Resurrection by Tim Marquitz
Review by Ryan Lawler
Fantasy Book Review Adult Book of the Month, July 2011
Armageddon averted, the world returns to business as usual. Unfortunately for Frank “Triggaltheron” Trigg, business as usual sucks.
His night out interrupted by a horde of kidnapping zombies, what could possibly be worse? The resurrection of the Anti-Christ, that’s what. Caught in the middle of a supernatural pissing match between the Devil’s wife, a legion of undead, and an overachieving necromancer, Frank must survive long enough to stop Hell from being unleashed upon humanity; Again.
Synopsis sourced from the authors website (http://www.tmarquitz.com/Res.html)
Some people say the first book you ever write is the hardest, some say that the sequel is much harder. There are a lot of reasons for why people say the sequel is harder, from realisation that you have to start things all over again, to the unrealistic expectations you place upon yourself to better the reception you got for your first book. For me it seems like Tim Marquitz must have found the first book the hardest because my reading of Resurrection, the sequel to Armageddon Bound, was so fluid and natural that it could only have been done by someone who has found their writing groove.
I enjoyed the first book, it was charming and funny but it had a number of issues of the type that you would expect from a first time writer. In my review of Armageddon Bound I stated a few things that I thought the author needed to improve for the next book, and after reading Resurrection I can tell you that all the issues I picked up have been addressed and that a number of other areas have been fine tuned to create one of the best reading experiences for me this year. This book is funnier than the first, the sexualism is still there (Frank is obsessed with it after all) but it has been reigned in significantly so that it is not the only thing we think of when describing the story. We get some much need world building, we get to see some growth in the support characters, and we get to see how the actions of these supernatural creatures affect everything else that is still occupying the earth after the departure of God and Lucifer.
One of the biggest differences I found is the improvements to the writing. In Resurrection the writing is smooth, very smooth, making this book so much easier to read. Gone are the masses of product placement and occasional breaking of the forth wall, and instead we get some really streamlined writing with a dry wit and snappy dialogue to match. It is well paced, well balanced, and really showcases the type of writing that Marquitz is capable of. The humour has also been kicked up a notch in this book, gone is the sporadic jumping from punchline to punchline and in its place is some structured humour with Marquitz spending a lot of time setting the scene and creating plenty of tension and suspense before delivering a hilarious punchline that often had me laughing out loud.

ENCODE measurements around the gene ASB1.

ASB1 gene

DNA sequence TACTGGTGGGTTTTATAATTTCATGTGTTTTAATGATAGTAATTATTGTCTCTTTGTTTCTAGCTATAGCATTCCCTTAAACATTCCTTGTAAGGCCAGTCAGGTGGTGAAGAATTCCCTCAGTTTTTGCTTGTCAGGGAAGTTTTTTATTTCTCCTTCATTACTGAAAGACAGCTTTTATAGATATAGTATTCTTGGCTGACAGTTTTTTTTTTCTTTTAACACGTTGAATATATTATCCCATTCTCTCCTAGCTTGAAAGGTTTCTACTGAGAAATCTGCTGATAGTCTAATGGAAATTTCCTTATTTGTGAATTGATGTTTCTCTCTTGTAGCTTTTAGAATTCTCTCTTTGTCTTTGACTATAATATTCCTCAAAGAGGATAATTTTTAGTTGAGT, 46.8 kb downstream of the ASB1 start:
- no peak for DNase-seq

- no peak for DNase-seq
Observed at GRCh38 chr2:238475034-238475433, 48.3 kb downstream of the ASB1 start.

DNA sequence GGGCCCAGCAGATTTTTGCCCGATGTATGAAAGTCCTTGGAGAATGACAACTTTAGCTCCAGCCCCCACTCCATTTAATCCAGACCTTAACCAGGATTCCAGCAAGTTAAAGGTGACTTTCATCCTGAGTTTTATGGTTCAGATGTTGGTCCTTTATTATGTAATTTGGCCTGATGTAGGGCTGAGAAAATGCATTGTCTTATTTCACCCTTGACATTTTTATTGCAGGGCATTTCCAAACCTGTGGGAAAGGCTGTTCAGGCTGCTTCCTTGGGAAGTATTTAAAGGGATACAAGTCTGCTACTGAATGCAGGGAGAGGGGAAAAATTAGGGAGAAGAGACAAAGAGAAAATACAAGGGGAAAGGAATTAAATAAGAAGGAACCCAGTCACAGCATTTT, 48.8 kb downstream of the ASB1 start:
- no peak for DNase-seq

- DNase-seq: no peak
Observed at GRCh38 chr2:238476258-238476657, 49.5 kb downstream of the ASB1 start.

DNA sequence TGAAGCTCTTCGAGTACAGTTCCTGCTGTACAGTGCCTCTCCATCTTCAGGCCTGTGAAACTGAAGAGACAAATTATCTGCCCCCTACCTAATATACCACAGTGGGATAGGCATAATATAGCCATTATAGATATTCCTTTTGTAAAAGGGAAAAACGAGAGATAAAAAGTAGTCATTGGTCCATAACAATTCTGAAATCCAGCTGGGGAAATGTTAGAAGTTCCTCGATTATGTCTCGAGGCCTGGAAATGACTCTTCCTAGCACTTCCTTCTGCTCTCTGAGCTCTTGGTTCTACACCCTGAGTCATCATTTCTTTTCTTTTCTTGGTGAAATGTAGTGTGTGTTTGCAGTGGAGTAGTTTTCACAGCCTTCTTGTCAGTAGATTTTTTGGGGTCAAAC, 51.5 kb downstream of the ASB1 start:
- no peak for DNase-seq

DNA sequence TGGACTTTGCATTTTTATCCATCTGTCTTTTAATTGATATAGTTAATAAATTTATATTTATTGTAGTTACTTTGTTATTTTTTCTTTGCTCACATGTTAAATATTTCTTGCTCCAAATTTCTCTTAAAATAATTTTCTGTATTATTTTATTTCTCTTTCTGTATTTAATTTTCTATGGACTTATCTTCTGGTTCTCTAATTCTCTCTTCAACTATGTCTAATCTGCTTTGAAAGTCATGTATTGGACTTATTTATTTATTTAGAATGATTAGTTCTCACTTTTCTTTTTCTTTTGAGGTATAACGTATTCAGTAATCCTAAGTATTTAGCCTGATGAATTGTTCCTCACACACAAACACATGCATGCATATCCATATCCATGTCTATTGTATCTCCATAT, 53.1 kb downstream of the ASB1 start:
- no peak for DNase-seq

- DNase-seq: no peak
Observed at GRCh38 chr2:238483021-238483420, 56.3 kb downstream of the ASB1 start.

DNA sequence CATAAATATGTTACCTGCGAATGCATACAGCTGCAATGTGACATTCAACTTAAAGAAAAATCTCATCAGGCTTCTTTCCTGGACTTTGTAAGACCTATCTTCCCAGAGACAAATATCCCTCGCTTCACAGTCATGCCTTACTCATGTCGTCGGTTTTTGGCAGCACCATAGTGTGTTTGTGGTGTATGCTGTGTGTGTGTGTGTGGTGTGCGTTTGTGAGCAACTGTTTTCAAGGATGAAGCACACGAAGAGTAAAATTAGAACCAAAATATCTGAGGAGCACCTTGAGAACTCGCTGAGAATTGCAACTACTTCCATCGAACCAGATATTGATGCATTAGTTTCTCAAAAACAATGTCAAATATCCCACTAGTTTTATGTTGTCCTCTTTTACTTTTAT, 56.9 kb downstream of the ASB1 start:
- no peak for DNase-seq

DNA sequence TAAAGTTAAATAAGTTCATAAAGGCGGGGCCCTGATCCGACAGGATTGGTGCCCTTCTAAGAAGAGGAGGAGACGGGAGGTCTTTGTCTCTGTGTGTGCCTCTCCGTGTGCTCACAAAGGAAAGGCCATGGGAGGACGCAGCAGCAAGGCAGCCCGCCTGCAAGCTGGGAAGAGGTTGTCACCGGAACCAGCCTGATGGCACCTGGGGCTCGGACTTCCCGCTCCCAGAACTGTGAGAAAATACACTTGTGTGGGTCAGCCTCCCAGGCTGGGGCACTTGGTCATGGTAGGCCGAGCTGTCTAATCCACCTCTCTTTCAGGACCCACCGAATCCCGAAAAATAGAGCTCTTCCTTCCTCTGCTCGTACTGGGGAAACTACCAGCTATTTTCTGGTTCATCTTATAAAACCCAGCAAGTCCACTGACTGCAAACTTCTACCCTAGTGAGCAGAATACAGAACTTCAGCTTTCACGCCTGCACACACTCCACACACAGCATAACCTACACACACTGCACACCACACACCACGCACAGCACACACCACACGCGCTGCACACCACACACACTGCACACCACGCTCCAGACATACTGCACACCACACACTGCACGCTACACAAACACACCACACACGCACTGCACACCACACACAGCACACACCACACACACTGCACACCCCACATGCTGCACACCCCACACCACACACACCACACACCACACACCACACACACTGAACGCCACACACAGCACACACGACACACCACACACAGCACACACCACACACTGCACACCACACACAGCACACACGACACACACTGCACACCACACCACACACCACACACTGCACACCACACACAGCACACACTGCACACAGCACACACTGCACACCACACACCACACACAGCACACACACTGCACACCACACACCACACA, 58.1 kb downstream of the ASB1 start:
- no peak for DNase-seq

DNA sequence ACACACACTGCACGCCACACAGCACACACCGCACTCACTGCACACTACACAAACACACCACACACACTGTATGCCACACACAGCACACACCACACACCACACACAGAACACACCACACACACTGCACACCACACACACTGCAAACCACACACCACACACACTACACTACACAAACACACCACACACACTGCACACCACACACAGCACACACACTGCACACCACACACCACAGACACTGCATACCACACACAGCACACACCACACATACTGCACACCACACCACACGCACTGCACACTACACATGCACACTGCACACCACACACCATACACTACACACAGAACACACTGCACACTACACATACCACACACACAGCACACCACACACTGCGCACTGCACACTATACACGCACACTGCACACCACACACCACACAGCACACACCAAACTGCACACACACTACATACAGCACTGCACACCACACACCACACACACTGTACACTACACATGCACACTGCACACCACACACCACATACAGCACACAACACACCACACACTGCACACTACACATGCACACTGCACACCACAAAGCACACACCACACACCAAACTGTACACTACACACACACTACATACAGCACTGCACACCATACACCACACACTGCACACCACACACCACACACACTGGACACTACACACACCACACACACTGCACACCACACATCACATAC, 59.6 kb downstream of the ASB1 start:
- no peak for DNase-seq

The characters are much tighter, they act far more consistently, and we get to see far more depth in the support characters than we saw in Armageddon Bound. One of the biggest changes is with Baalth, we get to see him in a very vulnerable state, crippled by the over abundance of power he attained in the previous book.
The book is not perfect, it is not yet a game changer in the paranormal genre, and there are some slight issues that I think need a bit more work for the next book. I would have preferred a bit more world building in this book. The end of the world is happening on Frank’s turf and everybody who is anybody is there to contribute, but surely the surrounds of El Paseo are not the only place for supernatural creatures to declare the coming of Armageddon. Also, I think the consequences of some actions are not as realistic as they should be, they are still contained within the supernatural world when I think it would have been cool to see how they affect the non-supernatural entities who live in El Paseo.
The overt sexuality has been reduced in this book, but there are still some cringe worthy moments where you are just saying to yourself “Frank you really need to get your head out of the gutter, didn’t you learn from last time you thought with only your penis…” Finally, I found myself a little disappointed that Frank did not play as much of a role in the finale that I thought he should have. The climactic battle scene involved a number of beings so powerful that Frank, even with his own substantial powers, was reduced to bystander (despite getting a sizeable increase in power). I am not sure how much he learnt from this except that he is woefully underpowered amongst the big hitters of the supernatural world.
This is one of the best supernatural books that I have ever read, it is set in a world that really appeals to me and has characters that are consistently able to make me laugh. Marquitz has significantly lifted his game for this book, and I think it is a safe assumption that the next book will be even better. While it may not be the best book I have read this year, it is by far the most fun I have had reading a book this year, and it thoroughly deserves this high score. I highly recommend this book to everyone.
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